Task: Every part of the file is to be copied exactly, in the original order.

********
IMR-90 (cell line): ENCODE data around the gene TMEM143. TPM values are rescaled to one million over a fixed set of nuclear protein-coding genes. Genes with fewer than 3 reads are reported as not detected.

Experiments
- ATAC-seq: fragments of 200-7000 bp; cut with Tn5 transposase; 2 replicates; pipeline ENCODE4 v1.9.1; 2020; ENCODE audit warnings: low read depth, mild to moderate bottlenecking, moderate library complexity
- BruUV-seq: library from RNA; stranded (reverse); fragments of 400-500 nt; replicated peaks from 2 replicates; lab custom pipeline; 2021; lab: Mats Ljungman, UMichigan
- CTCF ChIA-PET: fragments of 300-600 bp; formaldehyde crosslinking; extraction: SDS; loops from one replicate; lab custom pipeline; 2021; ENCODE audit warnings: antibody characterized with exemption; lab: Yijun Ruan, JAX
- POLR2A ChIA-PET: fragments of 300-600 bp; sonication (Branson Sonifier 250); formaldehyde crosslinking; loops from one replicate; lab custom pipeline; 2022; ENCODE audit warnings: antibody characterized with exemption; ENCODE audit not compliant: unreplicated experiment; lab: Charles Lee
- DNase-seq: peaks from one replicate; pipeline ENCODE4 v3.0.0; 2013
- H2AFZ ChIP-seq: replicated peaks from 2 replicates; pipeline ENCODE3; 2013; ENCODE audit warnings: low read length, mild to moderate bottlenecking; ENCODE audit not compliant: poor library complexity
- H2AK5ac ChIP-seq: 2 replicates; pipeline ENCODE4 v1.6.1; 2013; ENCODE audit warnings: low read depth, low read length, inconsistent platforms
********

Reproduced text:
IMR-90 (cell line): ENCODE data around the gene TMEM143. TPM values are rescaled to one million over a fixed set of nuclear protein-coding genes. Genes with fewer than 3 reads are reported as not detected.

Experiments
- ATAC-seq: fragments of 200-7000 bp; cut with Tn5 transposase; 2 replicates; pipeline ENCODE4 v1.9.1; 2020; ENCODE audit warnings: low read depth, mild to moderate bottlenecking, moderate library complexity
- BruUV-seq: library from RNA; stranded (reverse); fragments of 400-500 nt; replicated peaks from 2 replicates; lab custom pipeline; 2021; lab: Mats Ljungman, UMichigan
- CTCF ChIA-PET: fragments of 300-600 bp; formaldehyde crosslinking; extraction: SDS; loops from one replicate; lab custom pipeline; 2021; ENCODE audit warnings: antibody characterized with exemption; lab: Yijun Ruan, JAX
- POLR2A ChIA-PET: fragments of 300-600 bp; sonication (Branson Sonifier 250); formaldehyde crosslinking; loops from one replicate; lab custom pipeline; 2022; ENCODE audit warnings: antibody characterized with exemption; ENCODE audit not compliant: unreplicated experiment; lab: Charles Lee
- DNase-seq: peaks from one replicate; pipeline ENCODE4 v3.0.0; 2013
- H2AFZ ChIP-seq: replicated peaks from 2 replicates; pipeline ENCODE3; 2013; ENCODE audit warnings: low read length, mild to moderate bottlenecking; ENCODE audit not compliant: poor library complexity
- H2AK5ac ChIP-seq: 2 replicates; pipeline ENCODE4 v1.6.1; 2013; ENCODE audit warnings: low read depth, low read length, inconsistent platforms